Inhibition of the malate-aspartate shuttle in mouse pancreatic islets abolishes glucagon secretion without affecting insulin secretion
Research output: Contribution to journal › Article
Altered secretion of insulin as well as glucagon has been implicated in the pathogenesis of Type 2 diabetes (T2D), but the mechanisms controlling glucagon secretion from alpha-cells largely remain unresolved. Therefore, we studied the regulation of glucagon secretion from alpha TC1-6 (alpha TC1 clone 6) cells and compared it with insulin release from INS-1 832/13 cells. We found that INS-1 832/13 and alpha TC1-6 cells respectively secreted insulin and glucagon concentration-dependently in response to glucose. In contrast, tight coupling of glycolytic and mitochondrial metabolism was observed only in INS-1 832/13 cells. Although glycolytic metabolism was similar in the two cell lines, TCA (tricarboxylic acid) cycle metabolism, respiration and ATP levels were less glucose-responsive in alpha TC1-6 cells. Inhibition of the malate-aspartate shuttle, using phenyl succinate (PhS), abolished glucose-provoked ATP production and hormone secretion from alpha TC1-6 but not INS-1 832/13 cells. Blocking the malate-aspartate shuttle increased levels of glycerol 3-phosphate only in INS-1 832/13 cells. Accordingly, relative expression of constituents in the glycerol phosphate shuttle compared with malate-aspartate shuttle was lower in alpha TC1-6 cells. Our data suggest that the glycerol phosphate shuttle augments the malate-aspartate shuttle in INS-1 832/13 but not alpha TC1-6 cells. These results were confirmed in mouse islets, where PhS abrogated secretion of glucagon but not insulin. Furthermore, expression of the rate-limiting enzyme of the glycerol phosphate shuttle was higher in sorted primary beta-than in alpha-cells. Thus, suppressed glycerol phosphate shuttle activity in the alpha-cell may prevent a high rate of glycolysis and consequently glucagon secretion in response to glucose. Accordingly, pyruvate-and lactate-elicited glucagon secretion remains unaffected since their signalling is independent of mitochondrial shuttles.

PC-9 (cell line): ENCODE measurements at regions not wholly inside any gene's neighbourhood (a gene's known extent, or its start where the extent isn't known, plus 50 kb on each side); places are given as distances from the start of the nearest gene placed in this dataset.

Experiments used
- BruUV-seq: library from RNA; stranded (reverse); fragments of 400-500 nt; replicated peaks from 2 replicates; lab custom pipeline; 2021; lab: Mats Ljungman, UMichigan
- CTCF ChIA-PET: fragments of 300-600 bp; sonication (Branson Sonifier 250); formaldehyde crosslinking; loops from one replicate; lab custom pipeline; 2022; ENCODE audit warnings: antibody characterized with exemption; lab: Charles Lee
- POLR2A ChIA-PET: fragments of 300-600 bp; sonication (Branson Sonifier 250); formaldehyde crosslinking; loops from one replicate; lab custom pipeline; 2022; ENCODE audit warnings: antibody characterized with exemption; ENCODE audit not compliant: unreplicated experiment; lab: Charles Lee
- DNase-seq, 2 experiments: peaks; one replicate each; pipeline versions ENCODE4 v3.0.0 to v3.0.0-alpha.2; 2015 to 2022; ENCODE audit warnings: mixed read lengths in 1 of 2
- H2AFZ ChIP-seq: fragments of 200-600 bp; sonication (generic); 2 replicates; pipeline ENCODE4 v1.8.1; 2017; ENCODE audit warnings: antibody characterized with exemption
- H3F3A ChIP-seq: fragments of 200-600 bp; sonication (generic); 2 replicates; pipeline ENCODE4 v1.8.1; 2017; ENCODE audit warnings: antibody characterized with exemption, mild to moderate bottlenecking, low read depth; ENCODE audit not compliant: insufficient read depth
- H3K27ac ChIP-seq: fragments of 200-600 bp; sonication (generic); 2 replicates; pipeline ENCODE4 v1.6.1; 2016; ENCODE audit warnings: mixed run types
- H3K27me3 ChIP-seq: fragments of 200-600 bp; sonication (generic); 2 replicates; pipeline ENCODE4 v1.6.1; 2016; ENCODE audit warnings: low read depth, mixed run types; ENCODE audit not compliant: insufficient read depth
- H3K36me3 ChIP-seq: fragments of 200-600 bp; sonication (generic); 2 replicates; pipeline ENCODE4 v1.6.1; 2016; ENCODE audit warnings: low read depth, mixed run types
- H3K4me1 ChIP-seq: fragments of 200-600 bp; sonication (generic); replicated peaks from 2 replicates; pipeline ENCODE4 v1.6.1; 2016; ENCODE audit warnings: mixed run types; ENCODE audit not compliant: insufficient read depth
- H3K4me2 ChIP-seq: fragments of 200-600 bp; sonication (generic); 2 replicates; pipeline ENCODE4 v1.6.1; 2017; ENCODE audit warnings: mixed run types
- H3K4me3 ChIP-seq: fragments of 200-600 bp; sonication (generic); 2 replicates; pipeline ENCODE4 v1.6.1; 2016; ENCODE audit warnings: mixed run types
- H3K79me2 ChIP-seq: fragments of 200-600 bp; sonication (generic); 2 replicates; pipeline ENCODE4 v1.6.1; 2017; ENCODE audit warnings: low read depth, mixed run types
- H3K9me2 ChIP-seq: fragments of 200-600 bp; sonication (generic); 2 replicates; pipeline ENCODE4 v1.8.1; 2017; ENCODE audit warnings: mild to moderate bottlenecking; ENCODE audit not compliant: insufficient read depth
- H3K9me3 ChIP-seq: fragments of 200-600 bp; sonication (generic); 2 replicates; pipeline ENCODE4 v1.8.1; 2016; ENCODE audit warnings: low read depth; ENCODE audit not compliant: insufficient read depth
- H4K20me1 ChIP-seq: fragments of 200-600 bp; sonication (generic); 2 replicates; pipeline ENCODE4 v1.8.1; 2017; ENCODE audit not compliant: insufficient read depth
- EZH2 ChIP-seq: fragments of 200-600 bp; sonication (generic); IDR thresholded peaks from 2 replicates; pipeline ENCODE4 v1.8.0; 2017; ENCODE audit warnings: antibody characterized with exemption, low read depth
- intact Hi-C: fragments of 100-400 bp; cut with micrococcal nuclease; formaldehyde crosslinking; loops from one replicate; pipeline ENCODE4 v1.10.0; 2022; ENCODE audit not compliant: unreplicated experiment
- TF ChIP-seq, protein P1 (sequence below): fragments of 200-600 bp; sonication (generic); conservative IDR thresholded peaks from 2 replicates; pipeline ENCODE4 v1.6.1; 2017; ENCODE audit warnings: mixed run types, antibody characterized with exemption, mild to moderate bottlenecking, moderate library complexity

|Research areas and keywords||
Subject classification (UKÄ) – MANDATORY
|Publication status||Published - 2015|
The information about affiliations in this record was updated in December 2015. The record was previously connected to the following departments: Diabetes and Endocrinology (013241530), Molecular Metabolism (013244000), Molecular Metabolism (013212001)
Related research output
2015, Department of Clinical Sciences, Lund University. 58 p.
Research output: Thesis › Doctoral Thesis (compilation)